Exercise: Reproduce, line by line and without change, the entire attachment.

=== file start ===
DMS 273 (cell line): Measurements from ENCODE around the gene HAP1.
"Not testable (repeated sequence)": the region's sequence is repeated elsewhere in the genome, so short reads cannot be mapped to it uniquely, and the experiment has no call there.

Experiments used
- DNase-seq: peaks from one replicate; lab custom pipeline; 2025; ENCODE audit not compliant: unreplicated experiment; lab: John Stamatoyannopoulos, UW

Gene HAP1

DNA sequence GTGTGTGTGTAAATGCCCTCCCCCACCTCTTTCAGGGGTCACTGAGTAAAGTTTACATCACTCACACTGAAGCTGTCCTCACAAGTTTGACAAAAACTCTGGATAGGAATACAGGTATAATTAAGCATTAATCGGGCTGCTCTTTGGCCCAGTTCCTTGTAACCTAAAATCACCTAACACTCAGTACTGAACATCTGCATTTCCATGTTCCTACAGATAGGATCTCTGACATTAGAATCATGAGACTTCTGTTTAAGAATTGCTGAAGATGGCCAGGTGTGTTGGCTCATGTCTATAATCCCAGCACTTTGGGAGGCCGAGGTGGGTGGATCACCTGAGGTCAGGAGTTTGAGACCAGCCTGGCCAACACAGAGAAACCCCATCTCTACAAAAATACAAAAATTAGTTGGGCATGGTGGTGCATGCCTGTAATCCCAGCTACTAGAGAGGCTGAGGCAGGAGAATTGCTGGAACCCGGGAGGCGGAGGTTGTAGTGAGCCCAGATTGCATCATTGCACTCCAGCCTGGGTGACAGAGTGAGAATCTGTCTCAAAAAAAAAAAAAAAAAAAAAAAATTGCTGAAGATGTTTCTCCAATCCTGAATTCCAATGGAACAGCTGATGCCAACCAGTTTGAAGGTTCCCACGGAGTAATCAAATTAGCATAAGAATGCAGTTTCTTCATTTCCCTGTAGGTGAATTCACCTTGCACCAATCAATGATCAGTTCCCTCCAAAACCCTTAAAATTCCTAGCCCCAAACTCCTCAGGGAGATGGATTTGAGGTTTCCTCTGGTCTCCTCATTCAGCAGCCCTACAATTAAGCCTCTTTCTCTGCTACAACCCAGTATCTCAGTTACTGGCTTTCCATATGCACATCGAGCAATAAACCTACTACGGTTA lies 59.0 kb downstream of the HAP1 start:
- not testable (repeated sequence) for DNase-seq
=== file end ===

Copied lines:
DMS 273 (cell line): Measurements from ENCODE around the gene HAP1.
"Not testable (repeated sequence)": the region's sequence is repeated elsewhere in the genome, so short reads cannot be mapped to it uniquely, and the experiment has no call there.

Experiments used
- DNase-seq: peaks from one replicate; lab custom pipeline; 2025; ENCODE audit not compliant: unreplicated experiment; lab: John Stamatoyannopoulos, UW

Gene HAP1

DNA sequence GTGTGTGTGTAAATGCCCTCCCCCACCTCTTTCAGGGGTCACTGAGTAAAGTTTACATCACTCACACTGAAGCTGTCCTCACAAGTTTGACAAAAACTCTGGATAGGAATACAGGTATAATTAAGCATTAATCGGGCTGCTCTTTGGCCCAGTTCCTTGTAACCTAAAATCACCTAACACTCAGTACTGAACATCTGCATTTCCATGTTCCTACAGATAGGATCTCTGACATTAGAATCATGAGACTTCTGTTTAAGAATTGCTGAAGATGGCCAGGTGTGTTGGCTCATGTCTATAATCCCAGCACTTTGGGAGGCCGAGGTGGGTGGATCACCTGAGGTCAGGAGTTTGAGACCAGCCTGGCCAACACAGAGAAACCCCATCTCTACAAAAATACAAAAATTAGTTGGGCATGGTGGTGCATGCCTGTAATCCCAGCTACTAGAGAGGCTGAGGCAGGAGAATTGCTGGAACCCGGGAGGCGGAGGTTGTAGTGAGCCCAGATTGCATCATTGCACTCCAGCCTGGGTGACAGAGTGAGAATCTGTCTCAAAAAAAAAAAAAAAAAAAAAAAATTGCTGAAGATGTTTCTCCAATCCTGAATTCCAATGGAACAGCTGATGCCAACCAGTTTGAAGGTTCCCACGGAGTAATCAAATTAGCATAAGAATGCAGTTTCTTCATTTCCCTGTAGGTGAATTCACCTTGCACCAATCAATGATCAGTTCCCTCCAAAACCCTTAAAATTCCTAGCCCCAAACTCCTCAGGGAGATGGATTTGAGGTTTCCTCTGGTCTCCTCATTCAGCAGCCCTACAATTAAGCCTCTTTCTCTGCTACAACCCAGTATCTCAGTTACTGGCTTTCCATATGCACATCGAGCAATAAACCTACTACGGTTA lies 59.0 kb downstream of the HAP1 start:
- not testable (repeated sequence) for DNase-seq